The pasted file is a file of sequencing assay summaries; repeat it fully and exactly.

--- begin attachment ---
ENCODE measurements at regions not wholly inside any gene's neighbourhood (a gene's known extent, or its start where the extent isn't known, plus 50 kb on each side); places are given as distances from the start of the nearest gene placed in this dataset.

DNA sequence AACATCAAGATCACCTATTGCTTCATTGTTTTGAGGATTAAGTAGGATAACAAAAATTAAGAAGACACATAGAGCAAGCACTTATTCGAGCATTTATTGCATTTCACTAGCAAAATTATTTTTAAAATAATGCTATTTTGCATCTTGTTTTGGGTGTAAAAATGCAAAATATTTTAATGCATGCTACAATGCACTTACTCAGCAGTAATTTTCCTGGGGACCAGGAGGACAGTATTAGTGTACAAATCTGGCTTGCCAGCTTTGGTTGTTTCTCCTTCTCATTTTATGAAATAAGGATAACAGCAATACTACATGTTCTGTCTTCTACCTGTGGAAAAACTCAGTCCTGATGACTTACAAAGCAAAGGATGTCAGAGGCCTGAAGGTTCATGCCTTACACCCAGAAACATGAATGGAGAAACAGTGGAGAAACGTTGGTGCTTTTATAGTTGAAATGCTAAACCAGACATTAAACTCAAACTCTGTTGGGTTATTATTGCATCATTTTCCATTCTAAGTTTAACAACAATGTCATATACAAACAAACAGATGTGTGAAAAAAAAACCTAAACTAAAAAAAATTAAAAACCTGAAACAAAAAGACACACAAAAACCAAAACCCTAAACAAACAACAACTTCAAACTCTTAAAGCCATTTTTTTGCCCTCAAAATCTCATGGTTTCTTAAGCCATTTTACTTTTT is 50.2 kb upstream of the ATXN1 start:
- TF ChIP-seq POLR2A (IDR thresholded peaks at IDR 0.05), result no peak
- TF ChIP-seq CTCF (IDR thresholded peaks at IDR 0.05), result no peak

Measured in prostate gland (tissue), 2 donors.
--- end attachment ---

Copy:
ENCODE measurements at regions not wholly inside any gene's neighbourhood (a gene's known extent, or its start where the extent isn't known, plus 50 kb on each side); places are given as distances from the start of the nearest gene placed in this dataset.

DNA sequence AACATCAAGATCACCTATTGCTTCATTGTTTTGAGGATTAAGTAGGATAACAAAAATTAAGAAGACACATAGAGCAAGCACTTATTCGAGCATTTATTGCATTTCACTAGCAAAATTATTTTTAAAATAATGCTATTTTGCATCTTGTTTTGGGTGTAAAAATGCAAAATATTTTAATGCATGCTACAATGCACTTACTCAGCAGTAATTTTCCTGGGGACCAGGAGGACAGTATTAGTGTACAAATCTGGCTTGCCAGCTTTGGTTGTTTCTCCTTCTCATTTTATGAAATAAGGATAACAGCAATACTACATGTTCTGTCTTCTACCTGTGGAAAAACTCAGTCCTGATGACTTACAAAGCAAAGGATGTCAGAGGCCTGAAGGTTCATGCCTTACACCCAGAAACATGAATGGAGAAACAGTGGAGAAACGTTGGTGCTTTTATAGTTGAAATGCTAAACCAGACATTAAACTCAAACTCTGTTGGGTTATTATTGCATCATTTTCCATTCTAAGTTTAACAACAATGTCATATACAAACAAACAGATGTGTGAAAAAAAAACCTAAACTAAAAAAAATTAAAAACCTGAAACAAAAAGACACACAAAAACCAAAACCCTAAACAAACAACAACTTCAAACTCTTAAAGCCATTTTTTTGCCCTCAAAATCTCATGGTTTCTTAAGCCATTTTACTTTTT is 50.2 kb upstream of the ATXN1 start:
- TF ChIP-seq POLR2A (IDR thresholded peaks at IDR 0.05), result no peak
- TF ChIP-seq CTCF (IDR thresholded peaks at IDR 0.05), result no peak

Measured in prostate gland (tissue), 2 donors.